Steven A. Hillyard, PhD
Dr. Hillyard is widely recognized for his investigations in the area of human cognitive processes and is a leading figure in the electrophysiological study of human attention using the event-related potential (ERP) technique.
The Hillyard laboratory is at the forefront of work on the nature of attention and its neuronal substrates. The traditional experimental approach used by the lab entails recording of the electrical and magnetic activity of the brain during task performance. However, over the past several years, new neuroimaging methods have been incorporated into the research program. These include positron emission tomography and functional magnetic resonance imaging (fMRI). Using these complementary neuroimaging methods, Dr. Hillyard has made advances in specifying the cortical areas in which attention facilitates sensory processing and in measuring the timing of these operations.
In a study that combined ERPs, fMRI, and retinotopic mapping, the Hillyard group showed that visual inputs are first enhanced by attention in extrastriate areas V3 and V4 at 80msec-100msec after stimulus delivery. Neural activity in the primary visual cortex (V1) is also enhanced by attention, but only after a further delay, which the researchers attribute to feedback from higher cortical areas. In an ongoing line of investigation, the Hillyard lab has demonstrated that the steady-state visual evoked potential (SSVEP) to a high-frequency flickering light is strongly modulated by selective attention to the stimulus location. Since the SSVEP is enhanced as soon as the "spotlight" of attention is directed toward the location of the flickering light, the time course of its amplitude changes can be used to measure the speed of attentional shifts from one stimulus to another. Based on this work, the group showed in a related study that attentional switching is not completed until 400msec-600msec after a symbolic attention-directing cue.
The laboratory is also widely recognized for studies on auditory selective attention. The group has successfully measured the "gradient" of attention across an array of 7 or 8 speakers that are continually emitting sounds in free-field when subjects are attending to only one speaker at a time. ERP recordings showed that the spatial focusing of attention takes place in two distinct stages, an early broadly tuned filtering of inputs over the first 80msec-180msec, followed by a more narrowly focused selection of target stimuli beginning at 250msec. The ERP data demonstrate that auditory spatial attention is deployed as a finely tuned gradient around an attended sound source in a free-field array of competing sound sources simulating a cocktail party.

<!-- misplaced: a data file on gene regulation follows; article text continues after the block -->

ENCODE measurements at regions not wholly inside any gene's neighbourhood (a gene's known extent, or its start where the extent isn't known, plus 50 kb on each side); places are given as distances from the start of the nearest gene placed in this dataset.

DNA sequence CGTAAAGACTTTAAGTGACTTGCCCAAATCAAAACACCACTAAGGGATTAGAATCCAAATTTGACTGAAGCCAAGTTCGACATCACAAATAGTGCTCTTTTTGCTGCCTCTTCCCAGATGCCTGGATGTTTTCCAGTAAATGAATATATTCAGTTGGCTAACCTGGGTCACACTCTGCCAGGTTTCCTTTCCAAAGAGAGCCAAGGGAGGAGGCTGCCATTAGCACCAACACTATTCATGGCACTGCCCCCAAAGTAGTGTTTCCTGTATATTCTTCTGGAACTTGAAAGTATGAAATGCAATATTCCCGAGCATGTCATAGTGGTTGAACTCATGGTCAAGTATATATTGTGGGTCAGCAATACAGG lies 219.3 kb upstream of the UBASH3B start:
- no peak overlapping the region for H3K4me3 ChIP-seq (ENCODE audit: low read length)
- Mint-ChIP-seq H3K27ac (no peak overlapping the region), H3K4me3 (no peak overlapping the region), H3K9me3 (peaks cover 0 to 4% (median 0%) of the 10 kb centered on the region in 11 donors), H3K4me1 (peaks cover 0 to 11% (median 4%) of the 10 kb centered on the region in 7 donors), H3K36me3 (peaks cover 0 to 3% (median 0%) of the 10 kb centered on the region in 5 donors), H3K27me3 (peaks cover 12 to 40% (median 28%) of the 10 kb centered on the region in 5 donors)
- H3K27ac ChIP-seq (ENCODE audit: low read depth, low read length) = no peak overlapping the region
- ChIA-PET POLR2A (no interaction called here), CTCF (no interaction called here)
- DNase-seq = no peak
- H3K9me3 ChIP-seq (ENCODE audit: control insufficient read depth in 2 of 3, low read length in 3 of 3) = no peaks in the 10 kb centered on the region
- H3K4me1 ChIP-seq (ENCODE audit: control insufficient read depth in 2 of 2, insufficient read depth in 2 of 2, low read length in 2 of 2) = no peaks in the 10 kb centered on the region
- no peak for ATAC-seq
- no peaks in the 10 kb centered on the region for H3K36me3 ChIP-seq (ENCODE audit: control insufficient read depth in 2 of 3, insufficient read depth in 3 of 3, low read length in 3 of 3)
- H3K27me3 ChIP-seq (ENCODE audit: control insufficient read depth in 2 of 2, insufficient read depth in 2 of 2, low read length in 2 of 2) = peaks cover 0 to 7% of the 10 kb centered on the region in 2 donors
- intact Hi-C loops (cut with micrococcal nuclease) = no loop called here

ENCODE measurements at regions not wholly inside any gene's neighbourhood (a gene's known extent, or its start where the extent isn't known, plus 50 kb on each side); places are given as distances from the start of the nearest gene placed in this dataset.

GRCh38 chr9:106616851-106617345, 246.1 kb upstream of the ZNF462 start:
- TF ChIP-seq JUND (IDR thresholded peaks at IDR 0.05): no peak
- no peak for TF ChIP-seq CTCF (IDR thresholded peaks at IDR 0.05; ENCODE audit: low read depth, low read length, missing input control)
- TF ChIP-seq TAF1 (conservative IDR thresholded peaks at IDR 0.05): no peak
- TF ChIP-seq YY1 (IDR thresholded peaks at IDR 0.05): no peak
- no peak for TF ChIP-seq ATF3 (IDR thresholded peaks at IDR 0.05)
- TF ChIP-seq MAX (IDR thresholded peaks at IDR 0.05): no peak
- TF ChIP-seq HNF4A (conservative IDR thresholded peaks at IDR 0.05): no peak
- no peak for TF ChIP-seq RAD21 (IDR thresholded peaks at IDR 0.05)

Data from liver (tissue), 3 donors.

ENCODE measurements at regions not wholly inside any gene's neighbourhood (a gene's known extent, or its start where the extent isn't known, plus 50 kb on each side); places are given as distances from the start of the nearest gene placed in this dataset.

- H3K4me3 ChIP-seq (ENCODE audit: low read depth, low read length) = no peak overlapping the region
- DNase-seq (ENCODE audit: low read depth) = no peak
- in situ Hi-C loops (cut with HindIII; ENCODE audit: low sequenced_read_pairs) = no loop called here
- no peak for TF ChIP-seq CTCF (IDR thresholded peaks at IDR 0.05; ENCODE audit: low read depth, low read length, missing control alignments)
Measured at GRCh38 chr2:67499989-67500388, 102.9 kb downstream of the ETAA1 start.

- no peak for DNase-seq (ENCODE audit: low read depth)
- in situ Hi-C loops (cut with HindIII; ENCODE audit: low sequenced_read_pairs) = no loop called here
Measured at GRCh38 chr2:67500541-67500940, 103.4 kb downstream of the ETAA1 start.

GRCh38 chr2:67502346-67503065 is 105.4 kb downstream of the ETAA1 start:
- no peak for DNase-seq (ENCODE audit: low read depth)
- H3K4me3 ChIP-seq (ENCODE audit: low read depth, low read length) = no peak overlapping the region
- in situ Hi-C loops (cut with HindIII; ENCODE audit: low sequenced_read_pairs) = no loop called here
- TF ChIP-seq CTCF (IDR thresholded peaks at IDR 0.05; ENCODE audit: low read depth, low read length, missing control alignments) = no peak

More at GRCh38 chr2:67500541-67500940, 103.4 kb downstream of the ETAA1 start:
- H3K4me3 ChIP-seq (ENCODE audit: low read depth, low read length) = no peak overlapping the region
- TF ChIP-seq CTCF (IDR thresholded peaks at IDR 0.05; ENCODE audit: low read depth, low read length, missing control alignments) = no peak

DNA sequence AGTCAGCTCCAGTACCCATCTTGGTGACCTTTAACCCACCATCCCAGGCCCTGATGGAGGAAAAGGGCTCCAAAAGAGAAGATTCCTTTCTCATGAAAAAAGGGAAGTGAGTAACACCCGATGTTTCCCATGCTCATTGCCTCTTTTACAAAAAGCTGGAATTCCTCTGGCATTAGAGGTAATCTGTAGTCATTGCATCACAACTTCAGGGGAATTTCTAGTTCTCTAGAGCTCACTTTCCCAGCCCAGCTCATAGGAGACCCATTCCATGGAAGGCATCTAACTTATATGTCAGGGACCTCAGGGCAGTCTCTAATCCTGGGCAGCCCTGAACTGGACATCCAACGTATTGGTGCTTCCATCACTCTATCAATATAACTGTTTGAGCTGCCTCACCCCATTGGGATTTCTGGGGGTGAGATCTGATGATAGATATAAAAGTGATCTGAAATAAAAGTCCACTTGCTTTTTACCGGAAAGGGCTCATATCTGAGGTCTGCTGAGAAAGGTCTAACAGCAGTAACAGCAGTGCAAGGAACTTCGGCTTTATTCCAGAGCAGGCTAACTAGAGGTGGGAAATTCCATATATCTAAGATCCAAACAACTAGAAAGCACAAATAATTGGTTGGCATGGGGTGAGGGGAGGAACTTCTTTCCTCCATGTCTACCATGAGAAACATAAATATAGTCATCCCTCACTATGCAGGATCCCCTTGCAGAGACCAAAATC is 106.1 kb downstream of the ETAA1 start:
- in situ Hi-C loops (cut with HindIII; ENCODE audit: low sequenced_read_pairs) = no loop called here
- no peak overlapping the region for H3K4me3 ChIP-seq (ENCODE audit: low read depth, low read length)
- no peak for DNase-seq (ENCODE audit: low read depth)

In another study, the group found that congenitally blind persons, compared to sighted subjects, had more sharply tuned attentional systems for localizing sounds in their auditory surroundings.
Dr. Hillyard is a sought-after consultant to both federal agencies and private corporations. These include the National Institute of Mental Health, the Office of Naval Research, and the Veterans Administration. He serves on the Advisory Boards of the Kavli Institute for Mind and Brain, the NASA Ames Project, and the Organization for Human Brain Mapping. Dr. Hillyard has been an ad hoc grant reviewer for a variety of governmental agencies and private corporations.
He serves on the editorial boards of seven well-respected journals and referees articles for more than thirty different journals, including Neuron, Nature, and Science. Dr. Hillyard's preeminence in the field was recognized in 1999 by the 1,000-member Society for Psychophysiological Research at its annual meeting in Granada, Spain. The Distinguished Contribution Award has been conferred on only 19 senior investigators in the Society's 40-year history. He is also a recipient of the coveted MERIT Award from NIMH, for the 10-year period 1990-2000.
In 2013 he was elected to the American Academy of Arts and Sciences, one of our nation's most prestigious honor societies.